As COP26 finishes, we can’t take our foot off the pedal of climate action. We’re in a climate emergency but many of those attending the conference have felt it’s not been given the urgency an emergency deserves.

For a charity that routinely speaks up for the poorest countries, this was a unique opportunity to help our partners from Malawi, Zambia and Colombia to speak directly to power here in Scotland, including meetings with the First Minister. They are experiencing the climate emergency now and have shared what their communities are dealing with including floods, droughts and food insecurity.

SCIAF came with three aims for global leaders, with the backing of thousands of our supporters:

1. Take necessary action to keep global warming to 1.5 degrees

2. Provide climate finance to protect the poorest

3. Make COP accessible to those from the Global South

At the time of writing, the negotiations are still underway. We have seen a series of announcements so far around phasing out coal, deforestation, reducing methane emissions and ending finance to fossil fuels. But it’s not enough to keep warming within the 1.5-degree limit. It’s clear that we all need to do more at a much faster pace.

In 2009, world leaders committed US$100 billion per year to help those facing the consequences of the climate crisis adapt and reduce emissions. Rich nations have failed to deliver on this promise and very little of that pledged so far is to help communities adapt to climate change.

On a positive note, we’ve seen Nicola Sturgeon make history in Glasgow with the Scottish Government becoming the first country to commit to finance for people who have suffered irreversible losses and will now have to create new lives for themselves. It has also increased the Climate Justice Fund.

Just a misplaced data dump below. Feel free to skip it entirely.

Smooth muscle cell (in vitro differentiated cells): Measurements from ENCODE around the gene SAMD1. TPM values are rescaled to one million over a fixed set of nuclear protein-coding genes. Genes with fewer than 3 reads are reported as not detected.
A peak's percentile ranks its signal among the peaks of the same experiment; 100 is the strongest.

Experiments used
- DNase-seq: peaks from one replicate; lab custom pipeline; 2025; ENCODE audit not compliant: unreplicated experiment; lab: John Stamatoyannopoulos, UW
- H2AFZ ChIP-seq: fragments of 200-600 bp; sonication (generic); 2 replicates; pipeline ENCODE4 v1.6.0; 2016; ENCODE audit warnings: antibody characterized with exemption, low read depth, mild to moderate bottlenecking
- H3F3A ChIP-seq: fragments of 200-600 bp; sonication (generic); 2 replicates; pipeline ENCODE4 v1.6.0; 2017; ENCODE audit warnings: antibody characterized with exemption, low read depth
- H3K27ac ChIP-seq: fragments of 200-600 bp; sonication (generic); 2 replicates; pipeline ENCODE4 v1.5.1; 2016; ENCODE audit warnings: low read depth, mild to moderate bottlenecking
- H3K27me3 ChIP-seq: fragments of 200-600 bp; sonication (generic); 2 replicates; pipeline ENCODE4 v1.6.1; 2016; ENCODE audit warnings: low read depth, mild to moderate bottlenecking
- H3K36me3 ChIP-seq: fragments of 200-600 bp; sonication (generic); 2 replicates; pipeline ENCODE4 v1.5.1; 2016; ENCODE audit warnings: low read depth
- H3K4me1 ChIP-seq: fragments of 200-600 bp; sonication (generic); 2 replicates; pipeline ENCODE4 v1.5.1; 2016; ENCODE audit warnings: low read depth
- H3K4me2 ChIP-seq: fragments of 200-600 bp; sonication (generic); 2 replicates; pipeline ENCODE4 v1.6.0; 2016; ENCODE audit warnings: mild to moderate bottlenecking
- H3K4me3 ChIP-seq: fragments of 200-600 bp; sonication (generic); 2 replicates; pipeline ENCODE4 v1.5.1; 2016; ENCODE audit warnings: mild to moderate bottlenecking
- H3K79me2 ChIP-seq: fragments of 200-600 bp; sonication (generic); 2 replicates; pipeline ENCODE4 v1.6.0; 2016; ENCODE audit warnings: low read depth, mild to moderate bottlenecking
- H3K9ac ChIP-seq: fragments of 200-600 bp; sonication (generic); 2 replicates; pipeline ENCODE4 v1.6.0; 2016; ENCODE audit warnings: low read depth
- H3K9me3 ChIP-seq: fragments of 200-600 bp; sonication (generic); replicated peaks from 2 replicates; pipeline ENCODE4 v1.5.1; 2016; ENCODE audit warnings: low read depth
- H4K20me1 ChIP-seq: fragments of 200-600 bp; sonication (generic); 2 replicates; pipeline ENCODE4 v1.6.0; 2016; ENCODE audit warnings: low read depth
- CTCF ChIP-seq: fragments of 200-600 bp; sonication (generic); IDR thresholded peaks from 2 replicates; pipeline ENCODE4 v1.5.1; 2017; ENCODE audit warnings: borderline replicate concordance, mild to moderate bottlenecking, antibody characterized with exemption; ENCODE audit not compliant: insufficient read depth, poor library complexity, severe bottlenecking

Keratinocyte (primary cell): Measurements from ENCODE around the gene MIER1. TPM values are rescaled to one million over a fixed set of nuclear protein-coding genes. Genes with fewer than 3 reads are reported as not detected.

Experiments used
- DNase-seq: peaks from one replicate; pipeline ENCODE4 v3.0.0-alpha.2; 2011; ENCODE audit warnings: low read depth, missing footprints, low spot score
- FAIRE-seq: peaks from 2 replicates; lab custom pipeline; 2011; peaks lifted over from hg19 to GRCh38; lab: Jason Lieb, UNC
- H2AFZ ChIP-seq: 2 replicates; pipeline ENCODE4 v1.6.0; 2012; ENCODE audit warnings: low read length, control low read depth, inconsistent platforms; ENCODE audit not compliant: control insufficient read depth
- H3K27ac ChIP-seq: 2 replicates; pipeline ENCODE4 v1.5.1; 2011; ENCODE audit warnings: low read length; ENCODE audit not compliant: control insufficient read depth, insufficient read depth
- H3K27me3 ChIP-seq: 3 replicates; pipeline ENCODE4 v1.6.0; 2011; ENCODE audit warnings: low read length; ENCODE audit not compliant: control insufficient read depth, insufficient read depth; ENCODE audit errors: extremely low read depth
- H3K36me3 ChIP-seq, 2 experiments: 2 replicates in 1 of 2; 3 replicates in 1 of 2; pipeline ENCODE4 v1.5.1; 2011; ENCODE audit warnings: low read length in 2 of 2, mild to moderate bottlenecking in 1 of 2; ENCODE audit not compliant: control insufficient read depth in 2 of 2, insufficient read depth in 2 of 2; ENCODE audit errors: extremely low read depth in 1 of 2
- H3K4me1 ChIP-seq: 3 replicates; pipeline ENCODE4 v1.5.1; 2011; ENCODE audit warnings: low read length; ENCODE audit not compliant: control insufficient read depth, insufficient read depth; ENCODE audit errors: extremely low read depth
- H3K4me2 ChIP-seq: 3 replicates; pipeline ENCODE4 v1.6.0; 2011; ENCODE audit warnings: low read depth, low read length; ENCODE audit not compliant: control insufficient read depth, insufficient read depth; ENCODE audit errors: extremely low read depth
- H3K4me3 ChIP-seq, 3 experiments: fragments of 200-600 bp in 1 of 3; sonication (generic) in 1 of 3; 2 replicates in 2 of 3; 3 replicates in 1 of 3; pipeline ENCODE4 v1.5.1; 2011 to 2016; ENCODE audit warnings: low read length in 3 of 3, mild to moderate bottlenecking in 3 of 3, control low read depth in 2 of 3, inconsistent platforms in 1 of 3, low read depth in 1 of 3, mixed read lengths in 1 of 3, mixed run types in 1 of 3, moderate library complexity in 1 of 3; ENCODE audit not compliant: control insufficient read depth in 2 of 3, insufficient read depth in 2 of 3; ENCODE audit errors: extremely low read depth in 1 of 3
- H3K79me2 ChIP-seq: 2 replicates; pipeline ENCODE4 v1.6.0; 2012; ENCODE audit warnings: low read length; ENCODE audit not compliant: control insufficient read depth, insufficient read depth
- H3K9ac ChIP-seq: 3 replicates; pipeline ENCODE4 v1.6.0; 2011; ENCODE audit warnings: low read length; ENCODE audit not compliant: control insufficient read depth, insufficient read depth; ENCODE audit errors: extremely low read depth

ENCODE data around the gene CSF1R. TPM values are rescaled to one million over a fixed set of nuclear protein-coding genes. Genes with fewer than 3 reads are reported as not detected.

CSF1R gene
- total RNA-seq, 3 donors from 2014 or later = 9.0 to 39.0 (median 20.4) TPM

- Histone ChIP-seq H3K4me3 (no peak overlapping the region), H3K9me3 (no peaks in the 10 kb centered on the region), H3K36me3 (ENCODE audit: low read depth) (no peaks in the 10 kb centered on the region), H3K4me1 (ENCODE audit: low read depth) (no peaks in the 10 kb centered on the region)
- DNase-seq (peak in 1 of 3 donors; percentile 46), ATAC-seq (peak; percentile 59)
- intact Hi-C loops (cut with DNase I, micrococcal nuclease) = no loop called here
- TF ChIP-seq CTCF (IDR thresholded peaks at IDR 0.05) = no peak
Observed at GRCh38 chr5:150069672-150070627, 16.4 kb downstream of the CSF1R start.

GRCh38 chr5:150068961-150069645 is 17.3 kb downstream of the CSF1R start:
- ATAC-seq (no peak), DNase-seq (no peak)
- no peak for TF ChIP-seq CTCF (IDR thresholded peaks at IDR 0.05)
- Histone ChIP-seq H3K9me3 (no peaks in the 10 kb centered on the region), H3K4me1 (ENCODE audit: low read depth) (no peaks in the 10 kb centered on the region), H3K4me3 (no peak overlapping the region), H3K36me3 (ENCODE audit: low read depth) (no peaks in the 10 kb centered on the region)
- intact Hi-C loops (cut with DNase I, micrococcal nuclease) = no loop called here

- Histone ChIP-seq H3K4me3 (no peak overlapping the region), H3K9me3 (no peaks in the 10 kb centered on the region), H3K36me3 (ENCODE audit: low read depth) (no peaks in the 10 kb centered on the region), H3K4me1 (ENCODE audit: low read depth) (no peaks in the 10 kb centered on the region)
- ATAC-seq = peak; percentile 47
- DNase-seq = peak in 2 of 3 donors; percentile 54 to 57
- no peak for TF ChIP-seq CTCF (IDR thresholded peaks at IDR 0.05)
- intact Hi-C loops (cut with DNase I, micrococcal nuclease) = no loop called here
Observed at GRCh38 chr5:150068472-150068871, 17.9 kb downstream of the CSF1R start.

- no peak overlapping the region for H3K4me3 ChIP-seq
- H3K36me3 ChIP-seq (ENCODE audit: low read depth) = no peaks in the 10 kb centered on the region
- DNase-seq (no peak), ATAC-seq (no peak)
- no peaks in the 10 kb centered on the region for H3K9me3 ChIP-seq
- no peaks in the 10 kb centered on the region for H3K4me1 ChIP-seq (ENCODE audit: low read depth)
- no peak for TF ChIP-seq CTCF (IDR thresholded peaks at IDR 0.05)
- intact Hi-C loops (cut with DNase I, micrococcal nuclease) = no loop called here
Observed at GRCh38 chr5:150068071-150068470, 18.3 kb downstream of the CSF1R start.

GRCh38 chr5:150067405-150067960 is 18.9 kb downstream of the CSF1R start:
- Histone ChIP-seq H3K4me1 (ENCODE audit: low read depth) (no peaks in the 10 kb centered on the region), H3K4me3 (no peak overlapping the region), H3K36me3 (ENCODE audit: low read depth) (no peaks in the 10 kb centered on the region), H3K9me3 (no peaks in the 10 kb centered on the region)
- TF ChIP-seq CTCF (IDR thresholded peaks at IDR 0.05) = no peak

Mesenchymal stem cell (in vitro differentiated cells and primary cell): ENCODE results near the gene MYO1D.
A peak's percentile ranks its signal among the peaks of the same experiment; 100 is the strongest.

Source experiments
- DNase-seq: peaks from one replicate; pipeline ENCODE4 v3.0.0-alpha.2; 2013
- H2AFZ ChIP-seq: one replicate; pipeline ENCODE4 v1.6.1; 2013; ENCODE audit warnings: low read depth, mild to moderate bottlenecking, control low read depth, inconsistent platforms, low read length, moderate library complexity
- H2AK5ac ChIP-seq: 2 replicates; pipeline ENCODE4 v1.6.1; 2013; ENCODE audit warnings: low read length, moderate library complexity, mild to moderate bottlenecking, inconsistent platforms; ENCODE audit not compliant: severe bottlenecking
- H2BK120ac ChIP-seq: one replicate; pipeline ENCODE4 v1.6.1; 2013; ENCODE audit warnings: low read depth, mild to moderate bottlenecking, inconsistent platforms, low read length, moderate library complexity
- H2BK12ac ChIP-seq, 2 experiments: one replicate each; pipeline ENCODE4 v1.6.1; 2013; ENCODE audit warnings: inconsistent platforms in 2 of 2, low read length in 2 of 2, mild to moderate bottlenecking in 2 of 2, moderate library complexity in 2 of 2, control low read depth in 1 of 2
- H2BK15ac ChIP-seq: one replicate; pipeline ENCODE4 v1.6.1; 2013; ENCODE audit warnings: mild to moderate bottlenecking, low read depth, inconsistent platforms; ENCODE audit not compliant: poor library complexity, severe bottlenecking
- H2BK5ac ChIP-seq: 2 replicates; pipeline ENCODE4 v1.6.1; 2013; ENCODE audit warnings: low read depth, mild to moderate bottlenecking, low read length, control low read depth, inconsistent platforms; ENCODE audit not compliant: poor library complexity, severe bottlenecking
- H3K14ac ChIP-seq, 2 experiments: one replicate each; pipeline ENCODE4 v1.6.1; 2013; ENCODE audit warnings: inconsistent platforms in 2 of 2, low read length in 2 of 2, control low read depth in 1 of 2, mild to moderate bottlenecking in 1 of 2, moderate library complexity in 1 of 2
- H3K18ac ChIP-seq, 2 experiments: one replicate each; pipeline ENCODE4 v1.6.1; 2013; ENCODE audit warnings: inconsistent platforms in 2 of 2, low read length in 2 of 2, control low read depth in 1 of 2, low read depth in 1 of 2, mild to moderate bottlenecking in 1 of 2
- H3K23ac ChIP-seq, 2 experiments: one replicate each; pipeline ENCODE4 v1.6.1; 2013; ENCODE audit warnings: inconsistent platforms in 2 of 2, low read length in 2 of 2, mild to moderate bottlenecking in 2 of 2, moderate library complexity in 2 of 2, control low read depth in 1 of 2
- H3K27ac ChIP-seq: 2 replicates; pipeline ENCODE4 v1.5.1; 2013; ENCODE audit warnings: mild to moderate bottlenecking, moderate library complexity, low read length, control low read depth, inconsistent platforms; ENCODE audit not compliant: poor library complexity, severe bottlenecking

We’re thankful to the First Minister for meeting with so many of our partners this past week. Following the Glasgow Climate Dialogues – a series of discussions designed to listen to the Global South – she has championed climate justice, and made it clear that the money given to help countries is not charity but “reparations” and the debt we owe to them for the damage our emissions have caused.

The rest of the world needs to follow the Scottish Government’s lead so we don’t turn our back on the world’s poorest people.

However, for the Scottish Government to be a true global leader on climate change, we need to see a greater commitment to transition away from fossil fuels. There was a missed opportunity when Scotland did not join the Beyond Oil and Gas Alliance this week.

Looking past COP26, SCIAF will continue to work on this issue. We will push for the necessary action in Scotland and at the global level, and work with our partners on programmes like the Climate Challenge Programme Malawi, which received additional funding from the Scottish Government this week.

COP26 may be over but we’re still in a climate emergency and the world needs to treat it that way.

Dr Geraldine Hill, Advocacy Manager, Scottish Catholic International Aid Fund

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